- By Jeremy Allston
- Published 01/30/2012
Volvo Cars’ vision is to develop environmental cars that are entirely free from harmful exhaust emissions and environment-impacting carbon dioxide. This vision is called “DRIVe Towards Zero” and steps are continuously taken to reach that vision. In 2009 alone, Volvo introduced seven high-efficiency diesel DRIVe models with very low CO2 emissions and the company’s ambitious electrification strategy promises that plug-in hybrids will be on the market as early as 2012.
The company continues to prioritise its focus on advanced green technology. Between the years 2006 and 2014 Volvo will be investing SEK 15 billion in research and development with the aim of reducing the fuel consumption and environmental emissions of its cars.
“We already have a wide range of models with extremely competitive CO2 emissions. It is our aim that by 2020, the average emissions from our models will be between 90-100g CO2 per kilometer and that we should lead the market in the environmental field. Electrification is an important part of the paradigm shift to significantly reduce CO2 emissions,” says Paul Gustavsson, Director of Electrification Strategy at Volvo Cars.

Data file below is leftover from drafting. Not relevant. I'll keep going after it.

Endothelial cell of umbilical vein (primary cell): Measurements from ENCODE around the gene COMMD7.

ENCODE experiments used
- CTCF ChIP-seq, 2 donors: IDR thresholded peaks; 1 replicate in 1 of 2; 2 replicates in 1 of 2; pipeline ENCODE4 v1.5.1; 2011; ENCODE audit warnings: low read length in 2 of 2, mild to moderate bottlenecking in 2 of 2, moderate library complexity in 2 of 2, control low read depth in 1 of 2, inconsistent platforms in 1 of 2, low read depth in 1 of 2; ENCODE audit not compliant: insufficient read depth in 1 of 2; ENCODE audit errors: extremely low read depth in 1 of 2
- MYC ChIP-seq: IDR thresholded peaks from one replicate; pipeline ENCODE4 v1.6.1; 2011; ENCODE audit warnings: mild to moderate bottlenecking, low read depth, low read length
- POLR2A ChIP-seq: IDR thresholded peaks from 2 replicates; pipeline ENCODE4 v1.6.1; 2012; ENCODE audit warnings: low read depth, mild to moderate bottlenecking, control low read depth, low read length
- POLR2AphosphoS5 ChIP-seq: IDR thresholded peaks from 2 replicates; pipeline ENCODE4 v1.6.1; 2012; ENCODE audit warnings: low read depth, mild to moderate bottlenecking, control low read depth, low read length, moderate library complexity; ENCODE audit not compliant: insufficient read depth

Volvo’s environmental dedication dates back to the 1970s and encompasses the car’s entire lifecycle, from design, construction and production to use, servicing and recycling. The main focus is on efficient energy and resource utilisation, reduced emissions and non-allergenic car interiors.
2008 saw the introduction of the DRIVe badge, a collective symbol for Volvo Cars’ dedication to greener motoring. The symbol reflects the company’s commitment to sustainable mobility and zero emissions and a promise of constant improvement.
“Here at Volvo, we do not feel that there is any single route to sustainable mobility. For one thing, local conditions vary considerably as regards to biofuels and the necessary infrastructure and we are seeing a steady stream of exciting new technological advances in fields such as electrification, which change these conditions,” says Magnus Jonsson, Senior Vice President, Research & Development at Volvo Cars.
“We maintain an open and proactive approach to various development tracks and technologies – so we can quickly and cost-effectively commercialise products with the minimum possible climate impact,” clarifies Magnus Jonsson.
About the Author: Jeremy Allston is a fan of environmental cars.